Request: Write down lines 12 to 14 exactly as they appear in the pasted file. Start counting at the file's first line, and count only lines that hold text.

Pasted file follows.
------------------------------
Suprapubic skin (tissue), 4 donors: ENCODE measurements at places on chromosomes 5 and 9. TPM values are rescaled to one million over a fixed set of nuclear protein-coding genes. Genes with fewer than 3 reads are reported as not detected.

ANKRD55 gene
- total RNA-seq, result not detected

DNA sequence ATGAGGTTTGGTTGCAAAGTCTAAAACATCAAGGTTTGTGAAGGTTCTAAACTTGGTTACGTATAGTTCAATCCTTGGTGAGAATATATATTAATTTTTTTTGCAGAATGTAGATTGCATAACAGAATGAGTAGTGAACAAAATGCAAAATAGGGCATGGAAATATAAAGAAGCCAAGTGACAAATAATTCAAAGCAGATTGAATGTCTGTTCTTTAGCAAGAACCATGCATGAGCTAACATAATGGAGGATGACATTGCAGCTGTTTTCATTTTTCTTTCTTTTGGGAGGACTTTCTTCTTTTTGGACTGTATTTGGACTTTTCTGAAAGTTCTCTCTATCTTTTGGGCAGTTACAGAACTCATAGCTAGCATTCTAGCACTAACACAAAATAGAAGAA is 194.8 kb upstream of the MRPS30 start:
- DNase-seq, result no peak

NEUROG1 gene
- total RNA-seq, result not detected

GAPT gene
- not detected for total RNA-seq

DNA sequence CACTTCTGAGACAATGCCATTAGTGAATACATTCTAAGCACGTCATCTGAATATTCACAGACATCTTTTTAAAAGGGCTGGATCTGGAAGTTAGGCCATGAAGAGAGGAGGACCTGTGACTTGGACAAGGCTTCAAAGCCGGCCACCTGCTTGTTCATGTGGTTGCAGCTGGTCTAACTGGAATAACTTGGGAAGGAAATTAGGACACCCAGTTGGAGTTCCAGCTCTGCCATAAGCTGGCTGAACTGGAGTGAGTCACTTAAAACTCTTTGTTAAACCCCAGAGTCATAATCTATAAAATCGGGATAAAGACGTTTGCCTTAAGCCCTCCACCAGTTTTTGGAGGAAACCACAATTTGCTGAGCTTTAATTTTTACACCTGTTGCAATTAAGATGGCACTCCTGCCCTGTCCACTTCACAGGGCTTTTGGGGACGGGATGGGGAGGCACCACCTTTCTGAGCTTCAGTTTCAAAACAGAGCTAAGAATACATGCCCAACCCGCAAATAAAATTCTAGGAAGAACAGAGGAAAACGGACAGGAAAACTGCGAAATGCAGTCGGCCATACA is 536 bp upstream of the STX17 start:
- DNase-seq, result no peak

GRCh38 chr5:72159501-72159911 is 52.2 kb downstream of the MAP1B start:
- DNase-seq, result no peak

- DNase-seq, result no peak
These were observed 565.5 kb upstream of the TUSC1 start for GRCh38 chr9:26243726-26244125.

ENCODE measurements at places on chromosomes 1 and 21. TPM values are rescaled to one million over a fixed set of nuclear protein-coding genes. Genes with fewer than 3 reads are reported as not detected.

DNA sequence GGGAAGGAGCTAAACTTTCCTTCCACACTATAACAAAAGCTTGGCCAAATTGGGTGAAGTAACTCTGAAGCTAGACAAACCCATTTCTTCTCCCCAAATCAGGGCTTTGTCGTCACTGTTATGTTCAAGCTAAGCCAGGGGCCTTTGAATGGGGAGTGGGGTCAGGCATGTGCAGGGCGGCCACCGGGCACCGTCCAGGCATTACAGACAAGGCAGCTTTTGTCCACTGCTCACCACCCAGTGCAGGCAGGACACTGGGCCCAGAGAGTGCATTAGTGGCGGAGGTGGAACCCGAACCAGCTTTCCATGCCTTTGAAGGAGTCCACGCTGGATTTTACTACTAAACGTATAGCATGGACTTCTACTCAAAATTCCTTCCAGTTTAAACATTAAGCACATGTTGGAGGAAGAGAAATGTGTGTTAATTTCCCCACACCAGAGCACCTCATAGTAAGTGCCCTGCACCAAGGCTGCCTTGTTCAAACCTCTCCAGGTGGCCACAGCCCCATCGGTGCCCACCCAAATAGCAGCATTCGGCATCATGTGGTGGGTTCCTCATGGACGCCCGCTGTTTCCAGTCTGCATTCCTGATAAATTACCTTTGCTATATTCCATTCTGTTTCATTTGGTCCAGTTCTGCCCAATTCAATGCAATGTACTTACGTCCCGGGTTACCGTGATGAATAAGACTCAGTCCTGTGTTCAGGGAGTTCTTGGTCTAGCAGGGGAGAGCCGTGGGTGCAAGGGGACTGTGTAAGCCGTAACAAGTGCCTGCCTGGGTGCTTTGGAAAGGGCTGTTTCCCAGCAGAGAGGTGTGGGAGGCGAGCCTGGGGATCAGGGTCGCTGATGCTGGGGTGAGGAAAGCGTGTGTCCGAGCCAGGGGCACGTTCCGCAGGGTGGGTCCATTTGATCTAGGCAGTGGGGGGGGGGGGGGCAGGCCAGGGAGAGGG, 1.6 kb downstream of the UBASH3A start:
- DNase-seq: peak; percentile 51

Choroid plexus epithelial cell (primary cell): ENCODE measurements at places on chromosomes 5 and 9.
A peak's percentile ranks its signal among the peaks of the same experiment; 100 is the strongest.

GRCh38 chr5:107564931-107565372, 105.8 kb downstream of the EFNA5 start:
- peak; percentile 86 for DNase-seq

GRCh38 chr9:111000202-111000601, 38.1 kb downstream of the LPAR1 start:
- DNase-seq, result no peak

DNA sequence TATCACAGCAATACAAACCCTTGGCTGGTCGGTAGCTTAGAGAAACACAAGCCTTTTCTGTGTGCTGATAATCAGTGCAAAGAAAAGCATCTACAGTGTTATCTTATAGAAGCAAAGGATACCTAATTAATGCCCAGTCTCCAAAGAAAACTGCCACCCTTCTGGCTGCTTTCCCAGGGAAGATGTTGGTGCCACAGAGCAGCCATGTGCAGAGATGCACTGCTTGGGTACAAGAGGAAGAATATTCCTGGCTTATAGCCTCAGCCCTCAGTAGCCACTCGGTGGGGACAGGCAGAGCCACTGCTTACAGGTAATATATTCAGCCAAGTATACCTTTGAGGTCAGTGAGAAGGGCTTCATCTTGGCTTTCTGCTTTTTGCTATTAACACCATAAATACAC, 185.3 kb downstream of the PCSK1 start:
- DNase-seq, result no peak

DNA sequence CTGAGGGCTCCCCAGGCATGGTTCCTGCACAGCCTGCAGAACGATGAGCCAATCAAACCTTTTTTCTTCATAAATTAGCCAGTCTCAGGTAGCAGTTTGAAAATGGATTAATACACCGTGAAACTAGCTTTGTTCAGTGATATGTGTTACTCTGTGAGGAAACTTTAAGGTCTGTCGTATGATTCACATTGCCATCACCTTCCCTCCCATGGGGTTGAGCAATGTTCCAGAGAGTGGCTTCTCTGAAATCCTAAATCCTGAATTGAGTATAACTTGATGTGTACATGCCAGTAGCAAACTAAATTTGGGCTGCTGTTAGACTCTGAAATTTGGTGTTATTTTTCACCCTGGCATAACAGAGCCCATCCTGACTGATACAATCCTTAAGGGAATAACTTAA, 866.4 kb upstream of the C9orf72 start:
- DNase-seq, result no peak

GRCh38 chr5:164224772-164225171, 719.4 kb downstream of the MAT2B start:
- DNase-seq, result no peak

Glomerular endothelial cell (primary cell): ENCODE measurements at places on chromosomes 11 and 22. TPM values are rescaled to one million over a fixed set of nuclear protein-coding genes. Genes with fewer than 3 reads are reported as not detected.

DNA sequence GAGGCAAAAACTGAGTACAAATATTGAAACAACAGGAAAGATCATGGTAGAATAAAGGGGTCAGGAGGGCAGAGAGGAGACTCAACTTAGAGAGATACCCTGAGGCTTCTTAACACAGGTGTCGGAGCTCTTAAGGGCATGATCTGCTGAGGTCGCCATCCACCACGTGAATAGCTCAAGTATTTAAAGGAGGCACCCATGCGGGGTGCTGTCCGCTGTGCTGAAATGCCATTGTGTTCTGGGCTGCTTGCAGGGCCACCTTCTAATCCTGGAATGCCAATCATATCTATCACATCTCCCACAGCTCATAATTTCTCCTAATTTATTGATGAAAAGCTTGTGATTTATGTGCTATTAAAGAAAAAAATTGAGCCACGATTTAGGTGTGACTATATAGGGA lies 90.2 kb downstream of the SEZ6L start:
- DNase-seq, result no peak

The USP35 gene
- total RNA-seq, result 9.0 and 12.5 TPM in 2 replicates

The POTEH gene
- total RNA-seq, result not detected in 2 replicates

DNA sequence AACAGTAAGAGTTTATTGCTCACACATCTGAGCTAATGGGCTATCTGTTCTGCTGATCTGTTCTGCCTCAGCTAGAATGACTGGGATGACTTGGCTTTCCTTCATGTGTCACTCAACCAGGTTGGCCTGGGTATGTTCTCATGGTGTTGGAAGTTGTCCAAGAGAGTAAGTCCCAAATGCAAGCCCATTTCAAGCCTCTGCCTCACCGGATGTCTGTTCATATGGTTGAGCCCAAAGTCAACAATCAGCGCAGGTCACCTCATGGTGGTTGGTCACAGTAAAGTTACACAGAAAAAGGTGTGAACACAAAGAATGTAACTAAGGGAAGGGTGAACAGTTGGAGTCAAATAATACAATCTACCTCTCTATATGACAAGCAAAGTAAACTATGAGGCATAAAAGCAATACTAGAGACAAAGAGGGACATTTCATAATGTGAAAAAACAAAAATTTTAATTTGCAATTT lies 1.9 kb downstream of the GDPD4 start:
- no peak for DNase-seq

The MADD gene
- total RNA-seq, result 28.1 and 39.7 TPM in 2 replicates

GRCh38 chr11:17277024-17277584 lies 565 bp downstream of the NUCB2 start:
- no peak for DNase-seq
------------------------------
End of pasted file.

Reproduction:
GRCh38 chr5:72159501-72159911 is 52.2 kb downstream of the MAP1B start:
- DNase-seq, result no peak

- DNase-seq, result no peak